While her children sang holiday songs with her husband and spun their dreidels for marshmallows, Faith watched the light flicker in the window pane. She tried to accept that she was a mother who did not know where her son was and had not known for a while, but it was like trying to accept an incoming missile. She blinded herself to her son’s smaller menorah that sat unlit in the window, cold and uncared for.
They lit one large family menorah together, but Jewish boys over the age of thirteen were considered adults, and last year Sapir had proudly purchased a second one in gleaming silver, which he insisted now on leaving unused in the window until the last day of the holiday was over, as though the candelabrum could reach out its eight arms and gather their son home.
In the dark, when the glow from the candles had long faded and the house slept, Faith reviewed the scene. There had been nothing in the agonizingly slow car ride back from Rishon LeZion to Jerusalem to indicate what was coming—no narrow looks or change in atmosphere. Still, she berated herself for not sensing something in her husband’s body language. If she had, maybe her son wouldn’t have slipped through her fingers like the last moments of a dream.
After their son’s departure, Sapir had eyed her with fury, as though she had picked up a teenage girl in a low-cut top and mini skirt in Rishon LeZion’s only amusement park. She knew he was waiting for her to assert he had done the right thing, that they couldn’t allow their son to pick up loose girls in front of their very eyes, to expose this immodesty to his little sisters. But she couldn’t black out her husband’s arm, cutting through the air with all of his might and, in mental replay, she heard her son’s cry as his iPod burst open on the tiled floor. She absorbed Sapir’s fury into her heart, where it began to dig a hole, and said nothing.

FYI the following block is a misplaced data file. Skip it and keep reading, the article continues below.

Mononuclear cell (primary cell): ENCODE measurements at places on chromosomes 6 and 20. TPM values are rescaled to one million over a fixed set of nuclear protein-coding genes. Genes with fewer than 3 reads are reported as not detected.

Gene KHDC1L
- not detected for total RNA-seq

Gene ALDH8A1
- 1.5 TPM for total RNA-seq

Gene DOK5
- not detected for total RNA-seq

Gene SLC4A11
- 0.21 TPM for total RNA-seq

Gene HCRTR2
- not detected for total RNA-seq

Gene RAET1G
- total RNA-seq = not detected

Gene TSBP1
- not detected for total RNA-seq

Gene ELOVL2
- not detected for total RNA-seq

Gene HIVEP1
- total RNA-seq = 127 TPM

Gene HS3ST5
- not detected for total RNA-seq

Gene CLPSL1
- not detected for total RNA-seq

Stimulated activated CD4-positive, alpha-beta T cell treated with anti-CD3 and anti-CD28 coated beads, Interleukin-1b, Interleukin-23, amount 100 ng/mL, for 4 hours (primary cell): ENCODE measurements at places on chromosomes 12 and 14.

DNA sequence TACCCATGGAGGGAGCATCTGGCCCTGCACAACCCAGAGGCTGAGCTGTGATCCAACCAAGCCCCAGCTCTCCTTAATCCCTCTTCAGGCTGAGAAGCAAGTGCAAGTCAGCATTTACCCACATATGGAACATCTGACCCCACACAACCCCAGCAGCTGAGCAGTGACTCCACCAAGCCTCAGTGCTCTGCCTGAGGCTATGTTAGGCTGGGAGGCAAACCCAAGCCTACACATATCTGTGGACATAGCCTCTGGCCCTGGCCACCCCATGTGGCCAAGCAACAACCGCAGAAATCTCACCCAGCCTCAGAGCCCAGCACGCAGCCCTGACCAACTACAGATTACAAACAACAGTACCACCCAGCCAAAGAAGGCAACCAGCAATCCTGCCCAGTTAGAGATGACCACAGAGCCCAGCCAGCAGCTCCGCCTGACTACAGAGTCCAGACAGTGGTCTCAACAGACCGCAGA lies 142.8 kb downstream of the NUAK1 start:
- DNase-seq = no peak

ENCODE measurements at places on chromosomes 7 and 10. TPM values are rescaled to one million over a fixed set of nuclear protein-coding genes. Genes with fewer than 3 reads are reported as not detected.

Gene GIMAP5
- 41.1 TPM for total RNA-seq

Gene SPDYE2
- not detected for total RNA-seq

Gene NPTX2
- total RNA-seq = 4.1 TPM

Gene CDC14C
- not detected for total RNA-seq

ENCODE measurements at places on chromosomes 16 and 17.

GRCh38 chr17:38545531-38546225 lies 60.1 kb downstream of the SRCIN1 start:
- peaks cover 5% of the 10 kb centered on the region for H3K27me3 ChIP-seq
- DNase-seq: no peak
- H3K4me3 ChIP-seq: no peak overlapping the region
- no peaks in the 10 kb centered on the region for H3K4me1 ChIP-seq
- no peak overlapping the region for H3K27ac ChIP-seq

Faith counted her blessings: Sapir had swept up the pieces of their son’s prized possession, sparing her at least that. Not one of her children had heard what was going on downstairs in the living room, or the front door slamming hard enough to sway the flames that were burning inside the glass box they used to surround the menorah, to keep it safe from extinguishing too early on the front lawn.
For the rest of the holiday, Faith and Sapir spent every moment with their girls, answering their whims for ice cream, for another outing, for just one more video before bed. Their son’s cell phone might as well have been smashed to pieces, too.
On the eighth night, Faith’s breathing changed rhythm when he answered.
“I’m not speaking to Dad until he buys me a new iPod.”
“I’m not buying him anything until the boy demonstrates that he understands why I broke it.”
The angry words flap around her head whenever a friend or neighbor asks: How was your holiday? But she can’t reveal them. They burn. So she buries them inside of herself, in the hole next to Sapir’s fury, the way her son buries the digital photographs of the girl in the white mini skirt and low-cut top behind a Facebook code he thinks she doesn’t know.
Originally published in Jewish Fiction 2012
GILA GREEN is an Israel-based author, editor, and EFL teacher. Passport Control and King of the Class are among her published novels. Gila’s White Zion collection will be available in April 2019 (Cervena Barva, Press). She’s working on a young adult eco-fiction series with the first novel in this series, No Entry, coming out in Australia in September 2019. She has been teaching flash fiction online since 2009 at WOW-womenonwriting. Visit Gila at www.gilagreenwrites.com.